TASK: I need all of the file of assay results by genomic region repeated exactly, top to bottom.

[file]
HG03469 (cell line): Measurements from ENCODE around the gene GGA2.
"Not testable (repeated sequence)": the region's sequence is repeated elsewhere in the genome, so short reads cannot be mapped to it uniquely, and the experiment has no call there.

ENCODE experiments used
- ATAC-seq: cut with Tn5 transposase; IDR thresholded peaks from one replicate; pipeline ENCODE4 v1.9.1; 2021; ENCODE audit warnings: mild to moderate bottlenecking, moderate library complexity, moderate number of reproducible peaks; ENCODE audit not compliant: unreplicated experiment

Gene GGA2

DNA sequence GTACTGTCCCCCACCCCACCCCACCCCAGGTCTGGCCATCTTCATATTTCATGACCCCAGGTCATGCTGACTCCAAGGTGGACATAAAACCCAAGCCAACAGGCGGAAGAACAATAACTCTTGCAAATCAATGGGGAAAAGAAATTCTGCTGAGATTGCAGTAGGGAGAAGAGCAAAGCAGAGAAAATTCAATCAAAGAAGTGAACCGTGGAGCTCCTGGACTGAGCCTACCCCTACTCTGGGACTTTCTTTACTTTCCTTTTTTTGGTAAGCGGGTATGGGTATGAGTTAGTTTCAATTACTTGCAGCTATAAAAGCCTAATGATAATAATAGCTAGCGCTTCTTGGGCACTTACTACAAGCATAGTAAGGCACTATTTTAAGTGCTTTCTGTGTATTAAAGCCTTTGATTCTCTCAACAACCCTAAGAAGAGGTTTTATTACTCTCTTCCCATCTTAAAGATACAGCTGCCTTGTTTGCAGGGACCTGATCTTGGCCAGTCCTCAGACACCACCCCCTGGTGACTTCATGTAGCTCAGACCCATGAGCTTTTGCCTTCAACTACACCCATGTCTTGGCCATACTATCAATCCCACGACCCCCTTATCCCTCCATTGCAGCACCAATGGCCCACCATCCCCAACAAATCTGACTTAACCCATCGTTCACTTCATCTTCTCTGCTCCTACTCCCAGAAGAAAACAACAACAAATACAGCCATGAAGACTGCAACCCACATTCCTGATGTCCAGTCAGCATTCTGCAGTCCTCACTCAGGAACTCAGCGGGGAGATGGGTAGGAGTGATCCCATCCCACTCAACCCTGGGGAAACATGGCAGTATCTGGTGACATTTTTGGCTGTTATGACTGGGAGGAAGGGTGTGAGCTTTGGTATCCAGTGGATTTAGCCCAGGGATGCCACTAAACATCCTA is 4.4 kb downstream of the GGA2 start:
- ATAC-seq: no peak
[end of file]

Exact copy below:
HG03469 (cell line): Measurements from ENCODE around the gene GGA2.
"Not testable (repeated sequence)": the region's sequence is repeated elsewhere in the genome, so short reads cannot be mapped to it uniquely, and the experiment has no call there.

ENCODE experiments used
- ATAC-seq: cut with Tn5 transposase; IDR thresholded peaks from one replicate; pipeline ENCODE4 v1.9.1; 2021; ENCODE audit warnings: mild to moderate bottlenecking, moderate library complexity, moderate number of reproducible peaks; ENCODE audit not compliant: unreplicated experiment

Gene GGA2

DNA sequence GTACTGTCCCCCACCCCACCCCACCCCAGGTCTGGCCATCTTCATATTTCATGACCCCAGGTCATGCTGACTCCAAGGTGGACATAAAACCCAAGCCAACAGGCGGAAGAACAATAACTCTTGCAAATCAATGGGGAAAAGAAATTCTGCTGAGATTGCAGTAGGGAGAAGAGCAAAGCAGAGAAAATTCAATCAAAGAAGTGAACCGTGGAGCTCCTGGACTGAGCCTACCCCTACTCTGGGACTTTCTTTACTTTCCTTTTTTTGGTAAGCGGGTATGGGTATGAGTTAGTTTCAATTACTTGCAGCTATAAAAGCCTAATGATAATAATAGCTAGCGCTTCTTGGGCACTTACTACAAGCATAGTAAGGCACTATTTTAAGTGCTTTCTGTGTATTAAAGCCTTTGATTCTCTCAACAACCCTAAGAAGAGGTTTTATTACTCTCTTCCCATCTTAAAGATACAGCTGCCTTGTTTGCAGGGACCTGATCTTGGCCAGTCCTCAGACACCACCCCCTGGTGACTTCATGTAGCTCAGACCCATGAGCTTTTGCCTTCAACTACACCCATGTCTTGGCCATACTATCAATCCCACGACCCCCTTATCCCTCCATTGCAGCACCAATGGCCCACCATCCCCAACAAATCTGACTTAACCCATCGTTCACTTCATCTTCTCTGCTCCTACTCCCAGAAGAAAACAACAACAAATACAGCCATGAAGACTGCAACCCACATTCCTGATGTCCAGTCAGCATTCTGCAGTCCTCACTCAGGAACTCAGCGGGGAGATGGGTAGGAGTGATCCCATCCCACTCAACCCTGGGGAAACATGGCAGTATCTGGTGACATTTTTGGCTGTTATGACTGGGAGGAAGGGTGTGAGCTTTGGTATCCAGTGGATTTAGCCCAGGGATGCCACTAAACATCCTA is 4.4 kb downstream of the GGA2 start:
- ATAC-seq: no peak